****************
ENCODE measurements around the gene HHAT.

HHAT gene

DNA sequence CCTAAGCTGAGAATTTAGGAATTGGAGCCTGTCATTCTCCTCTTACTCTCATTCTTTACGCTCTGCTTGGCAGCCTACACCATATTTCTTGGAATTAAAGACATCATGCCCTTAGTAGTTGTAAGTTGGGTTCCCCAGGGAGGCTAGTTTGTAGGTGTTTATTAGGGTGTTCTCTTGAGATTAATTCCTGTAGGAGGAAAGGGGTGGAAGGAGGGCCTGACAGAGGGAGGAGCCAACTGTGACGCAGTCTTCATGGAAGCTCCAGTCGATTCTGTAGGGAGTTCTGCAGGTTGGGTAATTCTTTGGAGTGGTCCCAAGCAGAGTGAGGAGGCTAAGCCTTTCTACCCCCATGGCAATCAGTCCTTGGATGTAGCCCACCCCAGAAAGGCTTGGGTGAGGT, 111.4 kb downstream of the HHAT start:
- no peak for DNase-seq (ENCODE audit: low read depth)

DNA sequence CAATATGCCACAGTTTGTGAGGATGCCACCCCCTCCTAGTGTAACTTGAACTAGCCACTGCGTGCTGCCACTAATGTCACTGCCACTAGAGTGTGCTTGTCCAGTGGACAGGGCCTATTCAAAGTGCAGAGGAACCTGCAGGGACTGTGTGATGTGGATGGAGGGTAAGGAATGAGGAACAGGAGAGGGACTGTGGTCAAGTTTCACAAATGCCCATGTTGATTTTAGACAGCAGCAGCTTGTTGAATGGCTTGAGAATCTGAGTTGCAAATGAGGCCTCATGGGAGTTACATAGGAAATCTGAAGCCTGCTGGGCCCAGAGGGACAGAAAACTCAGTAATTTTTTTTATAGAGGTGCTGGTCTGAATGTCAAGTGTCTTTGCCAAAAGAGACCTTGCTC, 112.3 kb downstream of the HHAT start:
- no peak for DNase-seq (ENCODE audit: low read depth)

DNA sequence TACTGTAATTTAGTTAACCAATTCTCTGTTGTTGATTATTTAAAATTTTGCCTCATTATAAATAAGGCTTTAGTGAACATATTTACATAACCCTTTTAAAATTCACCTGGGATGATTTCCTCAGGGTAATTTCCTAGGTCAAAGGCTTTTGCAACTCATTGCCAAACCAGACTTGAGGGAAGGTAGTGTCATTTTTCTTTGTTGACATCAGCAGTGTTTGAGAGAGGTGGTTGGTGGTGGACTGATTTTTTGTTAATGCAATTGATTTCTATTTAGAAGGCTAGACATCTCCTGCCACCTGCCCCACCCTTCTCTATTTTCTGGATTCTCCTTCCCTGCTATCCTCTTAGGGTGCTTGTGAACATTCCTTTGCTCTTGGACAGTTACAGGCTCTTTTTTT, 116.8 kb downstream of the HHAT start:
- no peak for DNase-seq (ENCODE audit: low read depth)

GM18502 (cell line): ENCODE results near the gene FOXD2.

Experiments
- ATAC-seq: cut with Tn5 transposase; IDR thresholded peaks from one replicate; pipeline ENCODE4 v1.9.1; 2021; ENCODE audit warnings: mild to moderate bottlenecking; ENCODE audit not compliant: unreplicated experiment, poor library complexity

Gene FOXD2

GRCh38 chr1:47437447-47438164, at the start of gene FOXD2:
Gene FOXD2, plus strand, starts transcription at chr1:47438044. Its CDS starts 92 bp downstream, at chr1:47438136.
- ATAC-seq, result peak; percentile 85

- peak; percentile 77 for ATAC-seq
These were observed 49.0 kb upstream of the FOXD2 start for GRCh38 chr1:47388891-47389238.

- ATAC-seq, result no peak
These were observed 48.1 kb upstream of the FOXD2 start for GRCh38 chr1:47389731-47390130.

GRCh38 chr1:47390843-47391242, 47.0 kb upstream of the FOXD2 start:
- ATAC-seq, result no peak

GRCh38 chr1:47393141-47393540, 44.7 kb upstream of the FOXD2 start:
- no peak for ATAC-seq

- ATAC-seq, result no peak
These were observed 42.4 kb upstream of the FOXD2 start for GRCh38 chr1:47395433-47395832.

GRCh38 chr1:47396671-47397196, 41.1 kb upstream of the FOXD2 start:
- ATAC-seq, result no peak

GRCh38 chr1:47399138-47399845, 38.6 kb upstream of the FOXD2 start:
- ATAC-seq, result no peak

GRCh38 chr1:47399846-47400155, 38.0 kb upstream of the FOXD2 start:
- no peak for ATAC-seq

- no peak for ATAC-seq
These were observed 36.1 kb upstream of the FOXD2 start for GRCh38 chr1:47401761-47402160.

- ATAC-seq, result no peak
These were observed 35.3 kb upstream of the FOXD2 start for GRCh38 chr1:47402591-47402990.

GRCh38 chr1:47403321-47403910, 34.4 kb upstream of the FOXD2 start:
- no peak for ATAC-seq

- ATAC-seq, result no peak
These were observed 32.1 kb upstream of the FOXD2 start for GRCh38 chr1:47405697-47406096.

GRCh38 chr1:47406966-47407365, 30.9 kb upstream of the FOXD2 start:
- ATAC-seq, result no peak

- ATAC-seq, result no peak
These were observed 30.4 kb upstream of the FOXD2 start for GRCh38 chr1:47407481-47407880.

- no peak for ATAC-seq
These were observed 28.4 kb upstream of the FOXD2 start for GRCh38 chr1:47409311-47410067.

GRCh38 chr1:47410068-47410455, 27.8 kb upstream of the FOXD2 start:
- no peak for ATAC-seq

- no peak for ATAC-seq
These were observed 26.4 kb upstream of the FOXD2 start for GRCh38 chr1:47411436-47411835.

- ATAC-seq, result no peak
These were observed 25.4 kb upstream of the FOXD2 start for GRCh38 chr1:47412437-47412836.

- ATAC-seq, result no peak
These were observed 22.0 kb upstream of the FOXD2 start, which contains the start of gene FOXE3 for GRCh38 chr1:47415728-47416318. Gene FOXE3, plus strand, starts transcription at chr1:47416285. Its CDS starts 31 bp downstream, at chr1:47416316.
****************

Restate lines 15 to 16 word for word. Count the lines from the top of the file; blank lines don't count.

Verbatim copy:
- ATAC-seq, result peak; percentile 85

- peak; percentile 77 for ATAC-seq